What Are the Basic Questions an Evaluation Can Answer?
There are different purposes for program evaluations and many questions they can answer; thus, there are different types of evaluations and different terms to describe them. Evaluation experts can help you navigate choosing an evaluation purpose and which type of evaluation best serves that purpose.
The important thing to know is that program evaluation questions are powerful tools for state leaders to track progress and identify why programs are succeeding or failing and what changes might be necessary in the future. These questions can yield compelling information and data for systems and organizational decisionmaking as well as efforts to solve problems. Here are some examples of general questions evaluation processes can answer:
- What is the program trying to achieve?
- How is the program progressing?
- Have desired results been achieved?
- Why were results achieved or not achieved?
- What linkages exist between the program intervention and outcomes?
- What unintended effects have resulted? How do programs need to change?
The answers to these types of questions are often categorized by the terms qualitative and quantitative, which describe the data that are collected during an evaluation. For example, an evaluation may involve collecting both quantitative and qualitative information about program and participant outcomes, or it may collect only one type of data. The types of data collected depend on the purpose of the evaluation and the type of evaluation chosen. Here are a few examples of what can be done with quantitative and qualitative data:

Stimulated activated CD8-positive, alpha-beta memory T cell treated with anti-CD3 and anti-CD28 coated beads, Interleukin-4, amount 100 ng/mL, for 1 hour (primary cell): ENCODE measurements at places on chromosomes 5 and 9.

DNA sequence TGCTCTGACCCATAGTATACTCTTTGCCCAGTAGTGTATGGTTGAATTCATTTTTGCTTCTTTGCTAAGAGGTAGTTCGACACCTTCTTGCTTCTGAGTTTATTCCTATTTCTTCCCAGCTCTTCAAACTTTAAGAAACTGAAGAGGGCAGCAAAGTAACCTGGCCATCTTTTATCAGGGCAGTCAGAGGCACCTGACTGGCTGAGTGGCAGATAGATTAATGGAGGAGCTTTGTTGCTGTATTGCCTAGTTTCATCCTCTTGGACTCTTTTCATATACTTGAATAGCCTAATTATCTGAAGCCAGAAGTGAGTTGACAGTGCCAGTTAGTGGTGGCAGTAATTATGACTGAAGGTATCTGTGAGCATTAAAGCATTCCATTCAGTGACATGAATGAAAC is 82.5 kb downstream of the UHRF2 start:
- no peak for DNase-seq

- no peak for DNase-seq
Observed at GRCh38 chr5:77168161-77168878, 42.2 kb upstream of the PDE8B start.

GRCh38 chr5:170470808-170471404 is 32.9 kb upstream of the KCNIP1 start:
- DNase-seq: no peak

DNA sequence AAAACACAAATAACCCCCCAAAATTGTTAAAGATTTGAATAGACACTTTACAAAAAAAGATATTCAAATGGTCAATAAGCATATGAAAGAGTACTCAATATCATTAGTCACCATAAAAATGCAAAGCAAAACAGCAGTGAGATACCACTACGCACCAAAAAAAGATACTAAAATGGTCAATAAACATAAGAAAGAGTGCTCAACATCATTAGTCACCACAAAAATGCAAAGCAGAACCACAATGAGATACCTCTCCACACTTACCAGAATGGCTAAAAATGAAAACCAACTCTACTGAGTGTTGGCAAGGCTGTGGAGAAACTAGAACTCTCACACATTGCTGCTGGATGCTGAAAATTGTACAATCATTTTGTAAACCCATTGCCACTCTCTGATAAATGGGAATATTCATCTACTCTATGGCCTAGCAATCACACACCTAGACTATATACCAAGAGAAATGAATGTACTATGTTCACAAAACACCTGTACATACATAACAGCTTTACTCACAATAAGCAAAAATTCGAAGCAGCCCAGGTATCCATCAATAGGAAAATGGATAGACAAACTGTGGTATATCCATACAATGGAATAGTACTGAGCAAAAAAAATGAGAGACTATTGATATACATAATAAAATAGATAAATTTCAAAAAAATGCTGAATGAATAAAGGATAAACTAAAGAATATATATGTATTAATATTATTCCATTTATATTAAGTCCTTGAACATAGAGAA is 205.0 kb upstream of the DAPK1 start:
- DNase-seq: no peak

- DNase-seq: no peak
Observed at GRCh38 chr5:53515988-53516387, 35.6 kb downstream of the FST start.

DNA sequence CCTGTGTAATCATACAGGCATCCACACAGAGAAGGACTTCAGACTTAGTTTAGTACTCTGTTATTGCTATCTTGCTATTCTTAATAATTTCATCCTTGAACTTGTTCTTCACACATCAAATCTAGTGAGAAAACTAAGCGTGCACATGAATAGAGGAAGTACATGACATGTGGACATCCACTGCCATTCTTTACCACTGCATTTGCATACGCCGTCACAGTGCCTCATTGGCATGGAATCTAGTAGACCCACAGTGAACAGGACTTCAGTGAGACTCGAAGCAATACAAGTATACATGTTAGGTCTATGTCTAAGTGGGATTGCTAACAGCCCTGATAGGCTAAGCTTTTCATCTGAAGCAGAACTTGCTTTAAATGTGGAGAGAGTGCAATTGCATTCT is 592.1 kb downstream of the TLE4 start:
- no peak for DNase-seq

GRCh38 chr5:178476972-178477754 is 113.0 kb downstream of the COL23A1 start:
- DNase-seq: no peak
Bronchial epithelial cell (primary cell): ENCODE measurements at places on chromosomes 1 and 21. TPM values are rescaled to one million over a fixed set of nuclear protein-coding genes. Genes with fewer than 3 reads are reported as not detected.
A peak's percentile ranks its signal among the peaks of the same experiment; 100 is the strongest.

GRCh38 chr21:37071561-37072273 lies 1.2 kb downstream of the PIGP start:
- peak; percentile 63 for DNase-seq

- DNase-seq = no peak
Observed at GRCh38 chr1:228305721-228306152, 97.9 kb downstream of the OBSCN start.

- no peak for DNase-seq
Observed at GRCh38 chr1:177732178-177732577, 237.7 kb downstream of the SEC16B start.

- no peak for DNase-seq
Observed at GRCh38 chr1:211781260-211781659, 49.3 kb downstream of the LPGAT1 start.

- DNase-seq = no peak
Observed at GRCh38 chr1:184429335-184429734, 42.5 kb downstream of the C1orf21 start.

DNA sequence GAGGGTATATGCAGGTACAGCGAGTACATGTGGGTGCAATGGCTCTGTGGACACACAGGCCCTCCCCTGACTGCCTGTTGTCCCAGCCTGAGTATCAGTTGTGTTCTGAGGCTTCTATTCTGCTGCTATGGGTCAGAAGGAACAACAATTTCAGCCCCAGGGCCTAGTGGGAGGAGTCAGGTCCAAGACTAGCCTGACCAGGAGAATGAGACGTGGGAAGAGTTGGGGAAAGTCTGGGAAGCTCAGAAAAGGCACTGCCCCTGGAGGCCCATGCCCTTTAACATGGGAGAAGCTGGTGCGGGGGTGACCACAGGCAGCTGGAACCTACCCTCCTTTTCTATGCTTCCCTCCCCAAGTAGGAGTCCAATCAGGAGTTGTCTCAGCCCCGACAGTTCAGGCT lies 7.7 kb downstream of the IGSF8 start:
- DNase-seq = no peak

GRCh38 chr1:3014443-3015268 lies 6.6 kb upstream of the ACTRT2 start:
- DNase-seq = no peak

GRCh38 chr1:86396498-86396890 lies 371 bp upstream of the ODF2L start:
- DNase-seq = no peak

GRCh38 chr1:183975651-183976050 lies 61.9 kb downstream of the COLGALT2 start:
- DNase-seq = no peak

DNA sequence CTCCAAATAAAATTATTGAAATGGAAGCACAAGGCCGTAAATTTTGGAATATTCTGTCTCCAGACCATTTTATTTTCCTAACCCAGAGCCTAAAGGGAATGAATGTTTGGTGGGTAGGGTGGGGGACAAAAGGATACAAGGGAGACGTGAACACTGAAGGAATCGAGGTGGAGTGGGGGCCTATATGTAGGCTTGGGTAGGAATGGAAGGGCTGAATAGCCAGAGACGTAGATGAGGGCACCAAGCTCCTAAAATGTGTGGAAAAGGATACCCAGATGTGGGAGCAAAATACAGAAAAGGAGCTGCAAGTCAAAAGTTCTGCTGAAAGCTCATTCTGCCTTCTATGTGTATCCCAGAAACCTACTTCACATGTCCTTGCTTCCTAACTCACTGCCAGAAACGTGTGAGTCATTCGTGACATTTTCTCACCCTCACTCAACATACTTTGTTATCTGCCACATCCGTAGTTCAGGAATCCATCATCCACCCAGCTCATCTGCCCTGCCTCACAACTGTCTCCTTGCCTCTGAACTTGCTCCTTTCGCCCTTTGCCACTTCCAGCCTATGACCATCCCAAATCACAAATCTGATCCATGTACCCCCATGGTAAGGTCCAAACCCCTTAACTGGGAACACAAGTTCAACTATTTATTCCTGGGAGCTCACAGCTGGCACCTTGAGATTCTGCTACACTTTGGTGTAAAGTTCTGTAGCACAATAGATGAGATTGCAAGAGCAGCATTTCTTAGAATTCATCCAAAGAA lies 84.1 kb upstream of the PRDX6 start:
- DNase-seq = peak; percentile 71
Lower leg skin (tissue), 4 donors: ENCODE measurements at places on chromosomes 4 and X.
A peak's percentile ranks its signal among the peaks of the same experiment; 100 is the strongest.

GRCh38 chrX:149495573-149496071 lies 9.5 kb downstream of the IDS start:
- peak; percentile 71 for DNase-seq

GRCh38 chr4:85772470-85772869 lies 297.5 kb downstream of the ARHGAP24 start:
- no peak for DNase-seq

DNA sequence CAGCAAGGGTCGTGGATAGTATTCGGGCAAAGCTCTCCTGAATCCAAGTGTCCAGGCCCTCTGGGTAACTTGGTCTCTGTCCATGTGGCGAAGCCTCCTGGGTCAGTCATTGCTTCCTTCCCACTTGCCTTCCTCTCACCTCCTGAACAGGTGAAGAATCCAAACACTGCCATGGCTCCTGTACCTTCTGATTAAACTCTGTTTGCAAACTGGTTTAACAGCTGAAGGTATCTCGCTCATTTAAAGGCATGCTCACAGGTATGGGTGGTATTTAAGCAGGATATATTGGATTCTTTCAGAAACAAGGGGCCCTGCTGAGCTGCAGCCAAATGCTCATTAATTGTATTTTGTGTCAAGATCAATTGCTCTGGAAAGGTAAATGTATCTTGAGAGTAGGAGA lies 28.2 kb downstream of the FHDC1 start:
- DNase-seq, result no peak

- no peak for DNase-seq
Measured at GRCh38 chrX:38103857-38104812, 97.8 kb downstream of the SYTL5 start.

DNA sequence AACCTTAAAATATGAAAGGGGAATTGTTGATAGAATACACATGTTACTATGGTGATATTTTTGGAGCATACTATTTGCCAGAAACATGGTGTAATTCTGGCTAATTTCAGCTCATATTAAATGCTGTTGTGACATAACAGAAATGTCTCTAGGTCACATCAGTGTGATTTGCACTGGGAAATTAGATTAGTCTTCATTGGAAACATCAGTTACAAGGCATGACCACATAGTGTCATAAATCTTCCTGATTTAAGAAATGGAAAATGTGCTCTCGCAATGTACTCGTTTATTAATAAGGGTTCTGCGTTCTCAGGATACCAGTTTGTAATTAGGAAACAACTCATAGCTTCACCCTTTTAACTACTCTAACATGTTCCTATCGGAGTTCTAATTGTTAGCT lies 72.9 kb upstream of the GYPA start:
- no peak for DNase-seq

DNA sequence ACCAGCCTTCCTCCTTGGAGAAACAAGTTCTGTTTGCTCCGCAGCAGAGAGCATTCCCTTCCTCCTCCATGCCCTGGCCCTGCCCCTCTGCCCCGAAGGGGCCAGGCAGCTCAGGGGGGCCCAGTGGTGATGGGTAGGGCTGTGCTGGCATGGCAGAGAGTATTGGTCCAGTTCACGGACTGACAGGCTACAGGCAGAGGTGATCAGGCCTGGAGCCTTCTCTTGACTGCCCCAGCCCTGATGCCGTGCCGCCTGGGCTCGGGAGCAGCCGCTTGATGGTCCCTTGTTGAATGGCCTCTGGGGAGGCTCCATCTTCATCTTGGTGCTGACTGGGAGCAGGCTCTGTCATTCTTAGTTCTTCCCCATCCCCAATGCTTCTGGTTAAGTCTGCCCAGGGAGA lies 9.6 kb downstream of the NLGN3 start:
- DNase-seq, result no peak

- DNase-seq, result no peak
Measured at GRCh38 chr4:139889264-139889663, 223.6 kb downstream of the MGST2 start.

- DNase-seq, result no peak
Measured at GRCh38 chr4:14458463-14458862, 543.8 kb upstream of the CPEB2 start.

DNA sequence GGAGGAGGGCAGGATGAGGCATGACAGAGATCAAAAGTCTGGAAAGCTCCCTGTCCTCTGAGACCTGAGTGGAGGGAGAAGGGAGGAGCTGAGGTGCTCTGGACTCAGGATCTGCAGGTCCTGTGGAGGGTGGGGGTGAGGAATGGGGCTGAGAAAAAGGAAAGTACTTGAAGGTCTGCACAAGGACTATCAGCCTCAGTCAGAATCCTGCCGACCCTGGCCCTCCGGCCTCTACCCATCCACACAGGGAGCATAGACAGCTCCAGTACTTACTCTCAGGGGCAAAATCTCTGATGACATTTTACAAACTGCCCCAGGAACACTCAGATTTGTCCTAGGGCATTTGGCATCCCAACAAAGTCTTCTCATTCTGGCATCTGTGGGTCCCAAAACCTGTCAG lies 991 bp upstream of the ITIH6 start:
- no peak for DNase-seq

- Quantitative data
- Information and data that can be counted or expressed numerically
- Information and data that can be represented visually in graphs, histograms, tables, and charts
- Qualitative data
- Information and data that can be arranged into descriptive categories that are not numerical
- Information and data that can be represented by themes and enhanced with quotes
 Mark, M. M., Henry, G. T., & Julnes, G. (2000). Evaluation: An integrated framework for understanding, guiding, and improving policies and programs. San Francisco: Jossey-Bass. (pp. 3–4).
Office of Planning, Research and Evaluation, Administration for Children and Families, U.S. Department of Health and Human Services. (2010). The program manager’s guide to evaluation (2nd ed.). Washington, DC: Author. (Appendix).
 Horsch, K. (1996). Results-based accountability systems: Opportunities and challenges. The Evaluation Exchange, 2(1), n.p. Retrieved from https://archive.globalfrp.org/evaluation/the-evaluation-exchange/issue-archive/results-based-accountability-1/results-based-accountability-systems-opportunities-and-challenges